Why Do Underwater Photographers Use Huge Flash Guns?

by | Mar 16, 2020 | Photography

You’d think that a tropical reef would get all the light you need for photography?  Nope, not really.  Here are some shots to show you why.

Artificial lights on aquaria are superb and replicate full spectrum daylight; in fact they create the look of just about any wild reef, as you’d expect.  But on a wild reef, below say five meters, you can really tell that certain wavelengths of light are missing.  Not something that is typically observable in home aquaria. To overcome this and to bring out the colors of reefs below a few meters, artificial light is required, and to get the best images, you need an awful lot of it.

Take the main image as an example; the flood of light from my flash guns (usually called strobes in underwater photography circles) has lit the part of the reef nearest to me, but you can see that at this depth, blues and greys would be the norm and those clowns would be very drab.

My strobes are held out at arm’s length, away from the lens, to try to minimize light reflected back from particulates in the water between me and the subject. The aim is to shed light only on the subject to minimize what is termed ‘backscatter’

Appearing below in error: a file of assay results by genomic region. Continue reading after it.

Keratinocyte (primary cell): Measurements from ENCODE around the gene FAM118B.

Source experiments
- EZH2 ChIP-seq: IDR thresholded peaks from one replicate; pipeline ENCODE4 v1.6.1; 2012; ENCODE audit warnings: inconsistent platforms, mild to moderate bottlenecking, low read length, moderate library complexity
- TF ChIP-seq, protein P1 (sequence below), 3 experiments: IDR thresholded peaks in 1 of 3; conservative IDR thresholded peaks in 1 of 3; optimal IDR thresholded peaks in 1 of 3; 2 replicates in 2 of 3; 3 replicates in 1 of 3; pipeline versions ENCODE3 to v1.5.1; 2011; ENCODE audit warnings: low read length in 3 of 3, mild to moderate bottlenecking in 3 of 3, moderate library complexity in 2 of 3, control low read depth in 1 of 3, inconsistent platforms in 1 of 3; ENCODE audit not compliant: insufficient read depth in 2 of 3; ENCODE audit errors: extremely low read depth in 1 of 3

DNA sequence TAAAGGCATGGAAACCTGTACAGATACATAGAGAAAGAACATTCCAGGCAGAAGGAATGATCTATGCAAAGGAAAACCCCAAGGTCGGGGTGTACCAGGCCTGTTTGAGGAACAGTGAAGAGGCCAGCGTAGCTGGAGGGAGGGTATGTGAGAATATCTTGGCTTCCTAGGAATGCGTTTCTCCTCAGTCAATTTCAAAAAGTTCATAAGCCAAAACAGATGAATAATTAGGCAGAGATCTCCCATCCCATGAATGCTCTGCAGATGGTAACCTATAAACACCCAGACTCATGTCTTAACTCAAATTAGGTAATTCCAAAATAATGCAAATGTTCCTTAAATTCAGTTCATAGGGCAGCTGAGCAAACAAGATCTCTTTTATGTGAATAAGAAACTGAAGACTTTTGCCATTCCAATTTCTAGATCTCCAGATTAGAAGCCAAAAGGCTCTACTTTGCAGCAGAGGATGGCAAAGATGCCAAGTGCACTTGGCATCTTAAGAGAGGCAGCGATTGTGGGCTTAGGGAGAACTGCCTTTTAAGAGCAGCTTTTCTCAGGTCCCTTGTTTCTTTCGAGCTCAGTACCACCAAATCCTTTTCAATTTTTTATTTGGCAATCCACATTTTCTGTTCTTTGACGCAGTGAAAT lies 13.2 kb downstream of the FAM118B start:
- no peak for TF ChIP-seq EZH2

Without strobes, underwater images are flat and lifeless and the splendor that our eyes and brain remembers is rarely captured without it.  In the two images below you can see the exact same scene with and without the strobes firing.

…and with

Admittedly the top image is underexposed, but even if it wasn’t, the colors would have been dreadful.  I think you get the picture.

Sometimes of course the available light is just in the wrong place, a reef running north-south will have one flank that is dull in the morning and one that is dull in the late afternoon.  The shot below was taken at sunset, and you can just see the sun’s glow (minus the red of course).


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